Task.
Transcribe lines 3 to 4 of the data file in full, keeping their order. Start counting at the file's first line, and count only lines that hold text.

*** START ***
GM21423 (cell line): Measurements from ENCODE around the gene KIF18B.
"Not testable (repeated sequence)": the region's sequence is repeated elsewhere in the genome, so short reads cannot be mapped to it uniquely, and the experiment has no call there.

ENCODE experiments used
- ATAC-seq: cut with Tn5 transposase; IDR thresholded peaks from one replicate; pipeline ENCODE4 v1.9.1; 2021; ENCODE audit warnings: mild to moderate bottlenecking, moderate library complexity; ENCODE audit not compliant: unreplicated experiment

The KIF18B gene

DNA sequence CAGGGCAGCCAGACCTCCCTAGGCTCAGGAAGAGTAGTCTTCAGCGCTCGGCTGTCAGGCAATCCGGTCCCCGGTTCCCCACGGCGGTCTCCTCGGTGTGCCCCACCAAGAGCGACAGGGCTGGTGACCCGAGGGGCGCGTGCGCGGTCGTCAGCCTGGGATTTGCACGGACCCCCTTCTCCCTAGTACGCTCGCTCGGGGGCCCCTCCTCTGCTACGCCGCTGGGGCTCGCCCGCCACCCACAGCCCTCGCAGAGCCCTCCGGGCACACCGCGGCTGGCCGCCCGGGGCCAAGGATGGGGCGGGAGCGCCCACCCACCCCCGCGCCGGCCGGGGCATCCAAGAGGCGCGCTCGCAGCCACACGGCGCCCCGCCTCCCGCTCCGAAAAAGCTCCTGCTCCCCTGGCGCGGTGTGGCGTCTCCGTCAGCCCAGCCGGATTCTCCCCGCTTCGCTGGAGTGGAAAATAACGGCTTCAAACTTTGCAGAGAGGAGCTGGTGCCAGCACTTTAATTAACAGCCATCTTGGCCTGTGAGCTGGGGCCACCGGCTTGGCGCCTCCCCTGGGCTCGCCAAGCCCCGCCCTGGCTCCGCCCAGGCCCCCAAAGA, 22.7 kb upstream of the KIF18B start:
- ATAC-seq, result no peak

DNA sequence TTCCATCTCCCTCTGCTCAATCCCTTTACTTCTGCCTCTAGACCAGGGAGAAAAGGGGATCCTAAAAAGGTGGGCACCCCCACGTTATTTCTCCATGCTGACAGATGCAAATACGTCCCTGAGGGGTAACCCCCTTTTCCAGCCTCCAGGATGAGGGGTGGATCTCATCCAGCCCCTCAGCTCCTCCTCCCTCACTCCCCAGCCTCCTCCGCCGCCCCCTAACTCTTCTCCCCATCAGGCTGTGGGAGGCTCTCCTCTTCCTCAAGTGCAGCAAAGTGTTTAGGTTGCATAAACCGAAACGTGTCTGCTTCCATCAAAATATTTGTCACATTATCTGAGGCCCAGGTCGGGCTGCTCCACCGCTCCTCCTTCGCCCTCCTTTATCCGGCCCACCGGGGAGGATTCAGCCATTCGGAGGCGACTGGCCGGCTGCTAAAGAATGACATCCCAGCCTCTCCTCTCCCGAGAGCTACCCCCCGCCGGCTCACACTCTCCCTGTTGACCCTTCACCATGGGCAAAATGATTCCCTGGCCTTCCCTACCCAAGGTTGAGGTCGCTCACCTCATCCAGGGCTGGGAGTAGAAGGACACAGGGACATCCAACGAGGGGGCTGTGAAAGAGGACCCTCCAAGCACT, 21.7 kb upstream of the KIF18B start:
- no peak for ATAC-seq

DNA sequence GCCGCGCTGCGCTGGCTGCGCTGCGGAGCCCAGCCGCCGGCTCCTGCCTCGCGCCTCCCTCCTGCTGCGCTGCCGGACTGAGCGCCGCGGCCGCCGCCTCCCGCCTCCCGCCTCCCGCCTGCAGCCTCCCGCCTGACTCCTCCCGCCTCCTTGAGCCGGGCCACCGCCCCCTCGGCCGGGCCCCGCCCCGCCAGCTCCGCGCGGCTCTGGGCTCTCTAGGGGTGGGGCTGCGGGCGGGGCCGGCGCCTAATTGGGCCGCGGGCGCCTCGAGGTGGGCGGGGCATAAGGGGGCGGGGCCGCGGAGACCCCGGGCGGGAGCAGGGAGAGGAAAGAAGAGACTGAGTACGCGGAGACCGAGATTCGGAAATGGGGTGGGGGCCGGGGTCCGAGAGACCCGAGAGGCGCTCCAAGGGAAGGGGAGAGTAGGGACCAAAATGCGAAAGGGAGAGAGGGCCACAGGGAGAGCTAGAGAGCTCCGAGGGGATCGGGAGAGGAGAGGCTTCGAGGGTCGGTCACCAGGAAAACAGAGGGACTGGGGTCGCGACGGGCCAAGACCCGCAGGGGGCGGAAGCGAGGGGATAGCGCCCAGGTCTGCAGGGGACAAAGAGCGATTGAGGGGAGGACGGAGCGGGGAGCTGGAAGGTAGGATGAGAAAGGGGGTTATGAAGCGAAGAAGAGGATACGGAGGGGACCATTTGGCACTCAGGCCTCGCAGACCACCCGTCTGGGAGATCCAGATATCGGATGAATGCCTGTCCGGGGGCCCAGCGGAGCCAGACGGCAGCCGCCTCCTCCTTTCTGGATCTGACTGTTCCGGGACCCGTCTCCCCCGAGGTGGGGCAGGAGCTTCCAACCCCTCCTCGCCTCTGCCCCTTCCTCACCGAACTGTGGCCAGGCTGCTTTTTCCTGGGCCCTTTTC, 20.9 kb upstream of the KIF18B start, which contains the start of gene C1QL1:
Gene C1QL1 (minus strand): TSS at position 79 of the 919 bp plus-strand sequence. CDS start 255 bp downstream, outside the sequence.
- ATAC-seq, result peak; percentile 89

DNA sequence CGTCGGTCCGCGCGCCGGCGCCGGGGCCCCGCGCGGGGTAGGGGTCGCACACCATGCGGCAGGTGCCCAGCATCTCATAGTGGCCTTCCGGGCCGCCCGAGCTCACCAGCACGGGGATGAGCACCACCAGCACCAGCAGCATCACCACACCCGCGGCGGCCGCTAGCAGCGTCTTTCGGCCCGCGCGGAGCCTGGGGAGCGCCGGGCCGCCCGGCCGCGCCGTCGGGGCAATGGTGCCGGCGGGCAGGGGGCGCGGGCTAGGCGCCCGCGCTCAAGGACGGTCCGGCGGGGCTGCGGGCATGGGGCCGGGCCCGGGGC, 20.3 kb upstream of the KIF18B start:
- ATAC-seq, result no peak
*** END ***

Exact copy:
ENCODE experiments used
- ATAC-seq: cut with Tn5 transposase; IDR thresholded peaks from one replicate; pipeline ENCODE4 v1.9.1; 2021; ENCODE audit warnings: mild to moderate bottlenecking, moderate library complexity; ENCODE audit not compliant: unreplicated experiment